And then there are the tools. The complex cocktails of preservation policies and programs gives some insight into how folks like Preutz can make a career out of guiding localities through it all. Boulder County, Colorado has no less than ten distinct programs targeted toward protecting recreational open space and productive ranchland. The author has a clear preference for permanent preservation over regulatory approaches, such as zoning or other land use controls, which I suppose should be obvious with the choice of Lasting Value as a title. Zoning can be changed in a single election cycle, but an easement or purchase of public land is usually effective in perpetuity (as long as easements are enforced, a limitation the book doesn’t really address).

While Lasting Value is likely to inspire those who are already committed to conservation, it does not, in my mind, adequately lay out all of the costs associated with many of the policies described. There are several criticisms that have been lodged against these, and some consideration of the possible pitfalls, in addition to the clear benefits of land conservation, could help decision-makers determine when the use of a tool is appropriate and what side-effects may need to be mitigated.

Housing affordability is an important issue, considering a few back-of-the-envelope calculations. In 2010, the median home value for all metropolitan areas in the U.S was $217,121, which was 4.16 times the median metro income. However, the median home value of counties recognized for preservation in the book was $293,776, or 5.46 times the somewhat higher median income of these areas. This fact alone doesn't point to causation, but see recent Kindle singles by urbanists Matthew Yglesias and Ryan Advent for some explanation on the effects certain limits on development have on housing costs and urban form. I don't believe this is a fatal flaw of land preservation, but it does highlight some consequences of putting more emphasis on where not to build than on encouraging development in the right places.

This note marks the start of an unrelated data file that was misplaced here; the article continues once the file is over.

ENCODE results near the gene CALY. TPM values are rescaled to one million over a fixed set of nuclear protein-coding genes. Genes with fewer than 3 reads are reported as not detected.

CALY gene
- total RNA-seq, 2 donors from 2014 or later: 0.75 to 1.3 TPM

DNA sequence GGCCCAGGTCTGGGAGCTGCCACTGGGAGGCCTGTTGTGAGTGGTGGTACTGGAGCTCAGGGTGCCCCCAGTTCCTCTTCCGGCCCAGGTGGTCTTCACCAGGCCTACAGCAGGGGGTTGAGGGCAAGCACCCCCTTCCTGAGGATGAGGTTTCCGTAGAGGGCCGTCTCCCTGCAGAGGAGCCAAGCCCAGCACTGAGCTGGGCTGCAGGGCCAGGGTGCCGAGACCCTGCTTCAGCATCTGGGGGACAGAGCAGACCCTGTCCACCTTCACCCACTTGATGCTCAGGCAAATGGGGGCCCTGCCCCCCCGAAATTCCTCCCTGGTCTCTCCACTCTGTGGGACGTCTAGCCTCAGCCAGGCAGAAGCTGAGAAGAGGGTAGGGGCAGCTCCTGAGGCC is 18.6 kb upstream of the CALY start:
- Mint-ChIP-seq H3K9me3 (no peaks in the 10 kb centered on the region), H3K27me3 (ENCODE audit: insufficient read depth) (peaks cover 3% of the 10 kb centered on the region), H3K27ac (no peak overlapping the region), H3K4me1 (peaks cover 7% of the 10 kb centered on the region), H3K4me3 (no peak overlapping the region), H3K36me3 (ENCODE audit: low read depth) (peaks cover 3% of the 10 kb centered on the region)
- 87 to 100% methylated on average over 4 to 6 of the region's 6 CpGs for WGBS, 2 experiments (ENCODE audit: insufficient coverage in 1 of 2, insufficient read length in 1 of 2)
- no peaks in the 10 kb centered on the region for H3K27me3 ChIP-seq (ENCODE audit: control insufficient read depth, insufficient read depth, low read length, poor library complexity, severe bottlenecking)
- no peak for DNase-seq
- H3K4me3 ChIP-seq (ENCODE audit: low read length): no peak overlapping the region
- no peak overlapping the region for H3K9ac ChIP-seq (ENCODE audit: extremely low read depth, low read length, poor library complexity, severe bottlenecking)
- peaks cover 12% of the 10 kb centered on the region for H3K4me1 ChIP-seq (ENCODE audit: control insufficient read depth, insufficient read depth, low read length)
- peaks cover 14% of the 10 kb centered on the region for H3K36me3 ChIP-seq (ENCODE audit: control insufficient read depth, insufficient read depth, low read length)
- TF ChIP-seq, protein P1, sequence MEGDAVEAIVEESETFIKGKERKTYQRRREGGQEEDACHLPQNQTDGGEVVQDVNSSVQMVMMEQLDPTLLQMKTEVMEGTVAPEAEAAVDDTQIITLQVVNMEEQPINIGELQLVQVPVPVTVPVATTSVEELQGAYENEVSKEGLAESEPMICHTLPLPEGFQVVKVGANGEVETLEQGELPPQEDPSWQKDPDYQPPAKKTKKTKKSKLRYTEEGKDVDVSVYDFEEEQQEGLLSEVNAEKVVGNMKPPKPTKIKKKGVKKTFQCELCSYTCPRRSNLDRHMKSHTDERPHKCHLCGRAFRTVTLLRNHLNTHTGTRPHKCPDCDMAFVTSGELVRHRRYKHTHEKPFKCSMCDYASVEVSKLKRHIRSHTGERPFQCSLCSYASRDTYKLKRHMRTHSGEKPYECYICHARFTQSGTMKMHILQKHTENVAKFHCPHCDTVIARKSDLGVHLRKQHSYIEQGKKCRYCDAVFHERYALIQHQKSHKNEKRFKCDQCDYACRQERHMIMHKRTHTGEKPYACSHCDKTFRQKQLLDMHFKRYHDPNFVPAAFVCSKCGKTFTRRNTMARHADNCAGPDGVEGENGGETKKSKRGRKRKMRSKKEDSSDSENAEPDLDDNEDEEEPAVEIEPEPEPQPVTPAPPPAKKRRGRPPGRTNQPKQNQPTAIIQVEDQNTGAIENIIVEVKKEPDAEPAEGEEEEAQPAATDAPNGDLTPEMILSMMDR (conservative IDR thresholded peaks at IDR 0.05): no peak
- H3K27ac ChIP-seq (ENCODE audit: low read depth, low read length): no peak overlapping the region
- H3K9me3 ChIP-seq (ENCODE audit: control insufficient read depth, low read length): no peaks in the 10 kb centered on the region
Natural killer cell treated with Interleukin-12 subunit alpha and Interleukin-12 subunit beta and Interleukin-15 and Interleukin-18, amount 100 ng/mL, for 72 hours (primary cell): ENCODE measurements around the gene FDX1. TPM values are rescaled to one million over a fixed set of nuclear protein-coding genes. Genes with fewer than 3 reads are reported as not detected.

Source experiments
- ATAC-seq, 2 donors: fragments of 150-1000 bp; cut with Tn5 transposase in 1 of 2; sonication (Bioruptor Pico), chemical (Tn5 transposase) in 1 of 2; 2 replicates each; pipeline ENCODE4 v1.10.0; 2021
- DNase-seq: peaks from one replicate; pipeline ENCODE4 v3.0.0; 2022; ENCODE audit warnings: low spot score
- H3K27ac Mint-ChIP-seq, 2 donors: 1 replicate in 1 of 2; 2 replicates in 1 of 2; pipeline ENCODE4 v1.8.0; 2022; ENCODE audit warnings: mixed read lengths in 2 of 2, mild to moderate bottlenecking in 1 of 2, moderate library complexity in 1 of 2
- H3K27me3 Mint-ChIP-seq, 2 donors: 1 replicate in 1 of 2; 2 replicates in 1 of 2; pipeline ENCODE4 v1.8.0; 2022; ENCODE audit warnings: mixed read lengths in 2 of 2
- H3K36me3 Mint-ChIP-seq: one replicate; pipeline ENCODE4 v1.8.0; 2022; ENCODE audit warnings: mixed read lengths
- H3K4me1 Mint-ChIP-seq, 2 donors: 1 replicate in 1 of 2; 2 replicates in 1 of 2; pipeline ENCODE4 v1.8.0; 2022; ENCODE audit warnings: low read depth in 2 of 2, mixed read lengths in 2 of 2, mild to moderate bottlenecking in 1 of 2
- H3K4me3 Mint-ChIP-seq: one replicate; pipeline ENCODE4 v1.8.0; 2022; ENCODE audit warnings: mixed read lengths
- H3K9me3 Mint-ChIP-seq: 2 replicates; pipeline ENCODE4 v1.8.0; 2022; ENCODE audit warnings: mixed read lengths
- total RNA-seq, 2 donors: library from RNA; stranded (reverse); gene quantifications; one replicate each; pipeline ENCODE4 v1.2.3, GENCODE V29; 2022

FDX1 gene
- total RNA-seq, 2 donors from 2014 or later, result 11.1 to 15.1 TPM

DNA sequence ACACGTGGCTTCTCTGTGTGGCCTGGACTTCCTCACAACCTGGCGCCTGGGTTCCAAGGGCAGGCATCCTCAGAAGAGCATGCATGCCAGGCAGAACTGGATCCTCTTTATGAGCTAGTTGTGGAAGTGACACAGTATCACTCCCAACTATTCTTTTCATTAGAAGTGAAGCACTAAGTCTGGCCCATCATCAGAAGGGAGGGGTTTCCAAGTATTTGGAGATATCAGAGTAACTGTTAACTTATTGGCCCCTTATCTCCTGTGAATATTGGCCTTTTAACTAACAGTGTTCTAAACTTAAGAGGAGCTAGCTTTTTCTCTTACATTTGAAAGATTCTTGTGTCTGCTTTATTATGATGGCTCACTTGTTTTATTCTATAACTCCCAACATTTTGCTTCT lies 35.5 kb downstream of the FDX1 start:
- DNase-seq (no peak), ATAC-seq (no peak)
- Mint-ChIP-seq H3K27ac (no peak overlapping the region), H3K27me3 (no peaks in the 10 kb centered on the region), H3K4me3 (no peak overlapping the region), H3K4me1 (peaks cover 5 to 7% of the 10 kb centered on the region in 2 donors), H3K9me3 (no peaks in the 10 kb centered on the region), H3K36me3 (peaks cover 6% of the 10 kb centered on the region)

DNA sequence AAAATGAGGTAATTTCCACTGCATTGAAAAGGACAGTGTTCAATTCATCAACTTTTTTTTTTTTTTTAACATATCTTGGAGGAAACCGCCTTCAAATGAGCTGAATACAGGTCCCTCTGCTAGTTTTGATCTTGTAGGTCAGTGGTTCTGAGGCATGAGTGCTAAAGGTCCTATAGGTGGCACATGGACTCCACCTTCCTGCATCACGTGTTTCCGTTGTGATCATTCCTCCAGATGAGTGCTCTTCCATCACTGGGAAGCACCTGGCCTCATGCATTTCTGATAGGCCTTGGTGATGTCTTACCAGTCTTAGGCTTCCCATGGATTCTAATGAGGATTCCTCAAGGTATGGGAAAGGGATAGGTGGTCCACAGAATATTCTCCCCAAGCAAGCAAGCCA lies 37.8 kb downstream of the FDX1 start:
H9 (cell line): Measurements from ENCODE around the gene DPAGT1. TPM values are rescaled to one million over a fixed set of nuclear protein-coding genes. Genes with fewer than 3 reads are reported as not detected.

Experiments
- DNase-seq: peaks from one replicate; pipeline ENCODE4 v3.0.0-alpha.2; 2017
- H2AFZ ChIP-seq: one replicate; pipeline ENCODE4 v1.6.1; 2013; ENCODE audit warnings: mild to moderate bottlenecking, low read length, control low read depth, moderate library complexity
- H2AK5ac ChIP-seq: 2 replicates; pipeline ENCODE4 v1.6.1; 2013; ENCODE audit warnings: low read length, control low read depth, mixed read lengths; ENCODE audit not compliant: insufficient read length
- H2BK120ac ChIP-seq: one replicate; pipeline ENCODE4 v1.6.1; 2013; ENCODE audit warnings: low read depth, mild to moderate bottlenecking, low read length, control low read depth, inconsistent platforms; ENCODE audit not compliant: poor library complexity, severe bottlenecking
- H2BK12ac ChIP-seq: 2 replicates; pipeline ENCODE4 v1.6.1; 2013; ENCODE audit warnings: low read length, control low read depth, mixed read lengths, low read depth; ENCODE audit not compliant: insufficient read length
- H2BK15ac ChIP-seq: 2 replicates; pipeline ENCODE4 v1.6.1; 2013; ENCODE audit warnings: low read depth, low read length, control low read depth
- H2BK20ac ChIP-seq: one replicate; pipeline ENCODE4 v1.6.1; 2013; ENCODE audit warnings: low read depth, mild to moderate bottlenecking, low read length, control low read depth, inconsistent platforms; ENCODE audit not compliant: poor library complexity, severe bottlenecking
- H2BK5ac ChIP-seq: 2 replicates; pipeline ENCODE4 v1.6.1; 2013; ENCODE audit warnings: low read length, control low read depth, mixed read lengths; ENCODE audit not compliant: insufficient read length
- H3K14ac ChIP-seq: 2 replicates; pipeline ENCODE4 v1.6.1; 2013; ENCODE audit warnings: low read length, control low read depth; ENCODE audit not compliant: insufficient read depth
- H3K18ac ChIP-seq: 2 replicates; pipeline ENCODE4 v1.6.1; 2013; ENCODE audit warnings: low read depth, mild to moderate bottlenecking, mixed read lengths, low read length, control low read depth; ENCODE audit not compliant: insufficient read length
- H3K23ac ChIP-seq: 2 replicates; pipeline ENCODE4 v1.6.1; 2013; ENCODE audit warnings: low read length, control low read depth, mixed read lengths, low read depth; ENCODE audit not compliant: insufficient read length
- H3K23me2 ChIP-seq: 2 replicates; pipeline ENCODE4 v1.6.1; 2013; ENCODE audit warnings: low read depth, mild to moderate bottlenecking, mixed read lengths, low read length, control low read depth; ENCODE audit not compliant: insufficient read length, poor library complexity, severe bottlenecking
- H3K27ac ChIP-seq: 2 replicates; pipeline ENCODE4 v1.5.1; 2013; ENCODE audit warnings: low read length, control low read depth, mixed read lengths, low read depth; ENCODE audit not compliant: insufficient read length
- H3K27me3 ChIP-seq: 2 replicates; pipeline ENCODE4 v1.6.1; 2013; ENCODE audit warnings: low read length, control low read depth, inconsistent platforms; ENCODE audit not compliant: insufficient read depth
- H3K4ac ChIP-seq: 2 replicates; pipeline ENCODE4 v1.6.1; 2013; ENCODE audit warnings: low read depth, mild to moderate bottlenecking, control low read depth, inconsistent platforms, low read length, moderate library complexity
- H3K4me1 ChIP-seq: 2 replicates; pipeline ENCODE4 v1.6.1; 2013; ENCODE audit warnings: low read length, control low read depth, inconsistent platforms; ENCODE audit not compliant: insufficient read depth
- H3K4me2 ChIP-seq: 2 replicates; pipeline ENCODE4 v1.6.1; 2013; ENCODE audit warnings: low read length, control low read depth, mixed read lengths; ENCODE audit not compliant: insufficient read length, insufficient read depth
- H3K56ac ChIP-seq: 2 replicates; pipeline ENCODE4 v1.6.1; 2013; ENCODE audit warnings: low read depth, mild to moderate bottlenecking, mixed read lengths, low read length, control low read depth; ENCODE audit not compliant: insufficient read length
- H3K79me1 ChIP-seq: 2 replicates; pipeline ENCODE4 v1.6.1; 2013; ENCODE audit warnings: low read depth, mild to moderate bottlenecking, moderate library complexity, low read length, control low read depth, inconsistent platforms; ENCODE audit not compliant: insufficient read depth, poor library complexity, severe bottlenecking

I'll focus the rest of this post on a critique of Transfer of Development Rights (TDR), because this tool figures so heavily in the communities profiled. TDR is presented as a means for protecting rural land without incurring public cost, but there are some hidden costs to think about. Once again, I don't intend this to be a wholesale dismissal of the tool in all cases, but only a caution to add. See also this report from the Weldon Cooper Center on the pros and cons of the policy.

In a nutshell, A TDR policy designates a sending area, where development is to be discouraged, and a receiving area, where the community would like to allow more residential growth. Developers are then allowed to purchase the right to develop in the receiving area from landowners in the sending area. The transaction is made on an open market at some predetermined ratio, such as one development right for five acres in Montgomery County, Maryland. In exchange, the seller agrees to place their land under a conservation easement.